It’s a tied match, headed into a decisive fifth set against UC San Diego, and the Stanford bench is going crazy.
The yelling and screaming continue as the Cardinal take an early lead, continuing point after point. A kill by senior outside hitter Colin McCall brings Stanford to match point, with the team leading 14-10. UCSD fights back with a kill of its own, before finally, a Triton makes a service error and the comeback is complete.
The bench rushes the court to celebrate clinching a conference playoff spot in the team’s final regular season match at Maples Pavilion. With the win, Stanford had completed a turnaround to stay undefeated in five-set matches, improving to 4-0 for the season.
One of Stanford’s hallmarks this season has been its ability to come back to win close games, fighting and winning five-set matches time and time again. In a sport that requires focus and energy on each point, especially late in matches, Stanford is known for hanging on and delivering in the most crucial moments. If you ask junior setter Kyle Dagostino, this special energy comes from the bench.
“In that three-minute break going into those fifth sets, we come together as a group and really try to rally as much energy as we possibly can, hoping that that feeds into the match the first few points of that fifth set,” said Dagostino. “Our job as the bench is to just keep those guys going and make sure they have enough energy to feed off of for the remainder of that fifth set.”
This season is not an anomaly. The Stanford men’s volleyball bench has developed a life and culture of its own, with its history being passed down from season to season.
“It started with Jake Kneller [‘13] back in the day,” recalls head coach John Kosty. “Jake started this concept of ‘bennergy,’ where the bench can give as much energy to the court as the guys on the court can give to what they’re doing.”
“Bennergy,” or bench energy, is evident to anyone who watches the team play. Cheering is loud, celebrations are exuberant and the enthusiasm is seemingly endless.
The running onto the court often comes much to the chagrin of referees, who work to keep the Cardinal bench in control. Although the bench has received warnings in the past, Kosty seems to find those warnings worthwhile:
“I love it when down-refs warn our bench to stay back, stay off the court, stop running across the court. When we were down at Irvine, we were warned three or four times to stay back and stop running all the way across the back of the court. I love that because it means that our whole team is engaged, and we’re playing as one.”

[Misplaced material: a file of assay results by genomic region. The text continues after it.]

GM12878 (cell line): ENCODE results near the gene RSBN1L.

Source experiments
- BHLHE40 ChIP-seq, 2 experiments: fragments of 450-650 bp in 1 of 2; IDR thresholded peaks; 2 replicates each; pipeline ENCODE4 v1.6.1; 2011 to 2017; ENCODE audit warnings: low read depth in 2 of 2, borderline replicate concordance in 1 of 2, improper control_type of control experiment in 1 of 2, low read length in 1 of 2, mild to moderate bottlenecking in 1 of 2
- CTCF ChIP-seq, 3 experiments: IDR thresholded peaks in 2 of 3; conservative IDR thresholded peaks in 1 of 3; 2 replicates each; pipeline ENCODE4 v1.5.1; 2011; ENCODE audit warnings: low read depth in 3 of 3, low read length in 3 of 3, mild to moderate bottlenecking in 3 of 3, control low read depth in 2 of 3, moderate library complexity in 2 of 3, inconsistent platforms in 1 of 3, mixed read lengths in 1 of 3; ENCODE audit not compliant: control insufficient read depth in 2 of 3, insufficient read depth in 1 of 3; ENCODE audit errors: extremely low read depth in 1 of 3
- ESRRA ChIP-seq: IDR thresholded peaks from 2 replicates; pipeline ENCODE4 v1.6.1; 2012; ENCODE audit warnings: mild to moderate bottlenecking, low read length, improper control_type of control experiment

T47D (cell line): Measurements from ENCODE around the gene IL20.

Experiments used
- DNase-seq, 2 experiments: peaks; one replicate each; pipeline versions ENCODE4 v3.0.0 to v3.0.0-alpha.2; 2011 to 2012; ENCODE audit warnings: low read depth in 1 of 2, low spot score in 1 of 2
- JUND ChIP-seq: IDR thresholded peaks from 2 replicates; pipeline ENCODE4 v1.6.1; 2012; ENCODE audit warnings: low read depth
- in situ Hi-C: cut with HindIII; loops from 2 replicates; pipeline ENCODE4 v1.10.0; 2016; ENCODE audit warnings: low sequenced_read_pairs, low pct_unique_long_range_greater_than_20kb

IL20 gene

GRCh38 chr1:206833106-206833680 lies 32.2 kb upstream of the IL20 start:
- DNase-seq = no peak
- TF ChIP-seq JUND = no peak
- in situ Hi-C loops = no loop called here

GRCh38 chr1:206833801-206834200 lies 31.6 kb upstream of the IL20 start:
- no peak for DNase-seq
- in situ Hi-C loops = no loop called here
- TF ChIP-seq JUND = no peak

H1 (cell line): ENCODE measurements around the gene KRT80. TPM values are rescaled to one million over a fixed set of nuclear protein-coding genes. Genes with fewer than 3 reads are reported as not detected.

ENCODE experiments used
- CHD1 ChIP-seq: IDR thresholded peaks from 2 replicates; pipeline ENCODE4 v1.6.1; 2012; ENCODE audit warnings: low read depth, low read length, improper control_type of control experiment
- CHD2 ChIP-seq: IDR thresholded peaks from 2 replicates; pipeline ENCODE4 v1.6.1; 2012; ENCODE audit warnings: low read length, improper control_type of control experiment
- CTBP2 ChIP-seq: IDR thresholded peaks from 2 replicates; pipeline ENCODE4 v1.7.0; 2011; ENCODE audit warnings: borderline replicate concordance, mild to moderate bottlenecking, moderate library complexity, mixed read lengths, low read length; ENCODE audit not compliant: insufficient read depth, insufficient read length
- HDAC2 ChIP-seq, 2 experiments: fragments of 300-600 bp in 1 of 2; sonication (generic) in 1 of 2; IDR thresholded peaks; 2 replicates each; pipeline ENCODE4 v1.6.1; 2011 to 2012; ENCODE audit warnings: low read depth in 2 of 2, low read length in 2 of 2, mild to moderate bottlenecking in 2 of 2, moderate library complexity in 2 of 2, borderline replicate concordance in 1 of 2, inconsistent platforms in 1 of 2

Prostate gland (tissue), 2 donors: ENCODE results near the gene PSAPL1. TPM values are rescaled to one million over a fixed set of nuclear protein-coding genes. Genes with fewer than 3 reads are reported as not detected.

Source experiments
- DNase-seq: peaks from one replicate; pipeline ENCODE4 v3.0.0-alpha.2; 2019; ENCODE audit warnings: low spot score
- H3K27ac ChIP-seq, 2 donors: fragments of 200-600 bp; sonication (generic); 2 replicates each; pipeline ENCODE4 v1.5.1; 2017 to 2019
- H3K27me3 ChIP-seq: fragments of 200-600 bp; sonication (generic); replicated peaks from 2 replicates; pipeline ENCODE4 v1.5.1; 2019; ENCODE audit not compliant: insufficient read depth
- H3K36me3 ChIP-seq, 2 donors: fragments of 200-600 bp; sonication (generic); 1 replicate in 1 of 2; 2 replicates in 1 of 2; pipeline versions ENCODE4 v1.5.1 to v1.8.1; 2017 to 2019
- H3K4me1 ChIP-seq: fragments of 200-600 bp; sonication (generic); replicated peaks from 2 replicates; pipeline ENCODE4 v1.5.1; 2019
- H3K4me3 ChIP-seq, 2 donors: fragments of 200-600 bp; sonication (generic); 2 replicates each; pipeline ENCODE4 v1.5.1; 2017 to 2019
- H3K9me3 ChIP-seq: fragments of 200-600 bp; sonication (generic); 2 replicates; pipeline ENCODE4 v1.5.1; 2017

The history of “bennergy” as it stands for the current Stanford team might have started last year, in an early season matchup against the BYU Cougars. BYU is known for producing competitive teams every season and is also known for a devoted crowd of fans. The two teams have developed somewhat of a rivalry over the past few seasons, playing to packed crowds in each matchup. BYU leads the overall series history 33-21 and has defeated the Cardinal in the last three regular season contests, but Stanford is the last team to win in a postseason matchup.
“The fans are right on your back, and they’re twiddling their fingers right in your face as you’re back to serve and barking down your ear,” said Dagostino. “When we went to BYU that first weekend of MPSF play, we went crazy because we knew that we had to compete with the crowd of four or five thousand BYU fans.”
That match, played on January 15, 2016, was yet another five-set comeback win for the Cardinal. The then-No. 11 team had gone down two-sets-to-one against then-No. 1 BYU before rallying to win the fourth set and fighting again to win the fifth by a score of 15-11. The upset was BYU’s first loss of the 2016 season and set the tone for the Cardinal going forward.
“It sort of became our MO for the season to go out and have these series of celebrations that we were going to do at any given time and organize them in a way that we could excite our team with specific plays,” said Dagostino.